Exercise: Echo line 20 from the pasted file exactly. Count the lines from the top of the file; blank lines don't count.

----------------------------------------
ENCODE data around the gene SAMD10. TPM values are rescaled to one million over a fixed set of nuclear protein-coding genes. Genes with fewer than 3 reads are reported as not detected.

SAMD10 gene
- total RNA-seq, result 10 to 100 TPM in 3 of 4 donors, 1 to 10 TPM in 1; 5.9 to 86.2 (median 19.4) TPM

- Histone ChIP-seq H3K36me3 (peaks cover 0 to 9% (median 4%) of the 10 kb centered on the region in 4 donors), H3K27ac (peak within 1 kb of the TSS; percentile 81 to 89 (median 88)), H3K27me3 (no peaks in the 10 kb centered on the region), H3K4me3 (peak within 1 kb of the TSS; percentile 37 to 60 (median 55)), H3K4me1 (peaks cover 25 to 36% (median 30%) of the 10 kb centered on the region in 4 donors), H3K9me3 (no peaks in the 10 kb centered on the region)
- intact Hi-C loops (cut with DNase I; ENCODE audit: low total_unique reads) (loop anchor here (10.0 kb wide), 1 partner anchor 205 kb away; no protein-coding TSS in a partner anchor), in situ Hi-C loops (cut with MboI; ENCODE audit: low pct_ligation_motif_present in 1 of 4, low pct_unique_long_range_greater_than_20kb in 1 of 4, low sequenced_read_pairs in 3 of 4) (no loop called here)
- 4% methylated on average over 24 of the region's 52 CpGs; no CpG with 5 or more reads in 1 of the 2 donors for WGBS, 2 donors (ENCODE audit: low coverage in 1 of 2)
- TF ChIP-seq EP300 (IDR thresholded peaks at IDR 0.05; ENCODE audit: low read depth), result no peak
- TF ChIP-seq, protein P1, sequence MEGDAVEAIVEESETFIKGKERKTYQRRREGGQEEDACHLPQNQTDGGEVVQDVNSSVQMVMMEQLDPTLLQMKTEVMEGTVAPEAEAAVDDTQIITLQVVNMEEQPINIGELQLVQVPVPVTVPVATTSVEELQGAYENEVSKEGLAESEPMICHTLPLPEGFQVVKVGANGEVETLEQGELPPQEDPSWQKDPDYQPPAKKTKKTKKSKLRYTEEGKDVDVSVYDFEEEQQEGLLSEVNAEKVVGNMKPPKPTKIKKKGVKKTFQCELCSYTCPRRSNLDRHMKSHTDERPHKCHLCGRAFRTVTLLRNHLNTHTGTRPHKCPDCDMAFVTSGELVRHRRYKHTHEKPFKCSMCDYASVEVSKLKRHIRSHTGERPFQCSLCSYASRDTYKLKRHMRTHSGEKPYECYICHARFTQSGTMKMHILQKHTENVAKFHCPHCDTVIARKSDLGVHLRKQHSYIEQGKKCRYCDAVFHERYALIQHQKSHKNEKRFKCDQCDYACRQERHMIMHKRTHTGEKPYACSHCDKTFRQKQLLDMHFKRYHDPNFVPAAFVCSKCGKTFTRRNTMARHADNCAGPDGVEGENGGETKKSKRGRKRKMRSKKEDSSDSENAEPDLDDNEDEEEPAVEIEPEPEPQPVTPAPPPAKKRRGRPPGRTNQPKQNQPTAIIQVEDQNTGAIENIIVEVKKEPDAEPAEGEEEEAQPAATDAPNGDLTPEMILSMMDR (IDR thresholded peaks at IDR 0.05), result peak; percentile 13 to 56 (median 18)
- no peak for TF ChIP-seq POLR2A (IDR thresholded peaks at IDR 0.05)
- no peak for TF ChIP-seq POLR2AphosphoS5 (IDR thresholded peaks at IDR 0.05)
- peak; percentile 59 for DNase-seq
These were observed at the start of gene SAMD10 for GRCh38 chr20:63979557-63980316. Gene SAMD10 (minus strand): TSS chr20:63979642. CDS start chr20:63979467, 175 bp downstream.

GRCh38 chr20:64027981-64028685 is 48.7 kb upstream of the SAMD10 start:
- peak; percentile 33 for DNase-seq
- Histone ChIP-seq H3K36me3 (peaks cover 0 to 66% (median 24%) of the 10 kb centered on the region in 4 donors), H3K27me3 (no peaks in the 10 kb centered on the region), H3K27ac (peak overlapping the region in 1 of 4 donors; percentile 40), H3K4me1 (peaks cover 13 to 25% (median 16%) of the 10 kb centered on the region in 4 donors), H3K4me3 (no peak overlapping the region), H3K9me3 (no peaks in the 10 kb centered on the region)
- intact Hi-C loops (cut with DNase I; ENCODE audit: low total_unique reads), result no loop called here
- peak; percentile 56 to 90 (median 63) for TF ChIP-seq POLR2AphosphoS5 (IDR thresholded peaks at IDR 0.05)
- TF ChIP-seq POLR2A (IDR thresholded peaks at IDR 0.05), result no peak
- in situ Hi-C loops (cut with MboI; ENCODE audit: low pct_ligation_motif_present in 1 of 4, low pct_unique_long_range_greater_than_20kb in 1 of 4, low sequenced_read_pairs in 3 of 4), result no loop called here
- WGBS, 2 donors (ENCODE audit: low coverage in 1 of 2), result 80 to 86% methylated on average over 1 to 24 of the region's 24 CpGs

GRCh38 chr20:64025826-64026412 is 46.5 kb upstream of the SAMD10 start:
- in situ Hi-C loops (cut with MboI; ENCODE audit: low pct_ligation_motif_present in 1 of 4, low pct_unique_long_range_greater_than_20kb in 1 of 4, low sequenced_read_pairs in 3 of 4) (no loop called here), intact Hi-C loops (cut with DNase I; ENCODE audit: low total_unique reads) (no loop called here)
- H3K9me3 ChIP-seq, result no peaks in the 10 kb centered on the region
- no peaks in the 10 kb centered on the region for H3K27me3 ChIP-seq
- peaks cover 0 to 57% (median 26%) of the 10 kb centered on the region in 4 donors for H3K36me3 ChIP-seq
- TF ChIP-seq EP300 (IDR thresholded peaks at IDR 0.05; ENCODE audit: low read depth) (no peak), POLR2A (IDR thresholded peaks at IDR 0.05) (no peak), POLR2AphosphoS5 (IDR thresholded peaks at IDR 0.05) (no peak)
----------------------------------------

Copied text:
- WGBS, 2 donors (ENCODE audit: low coverage in 1 of 2), result 80 to 86% methylated on average over 1 to 24 of the region's 24 CpGs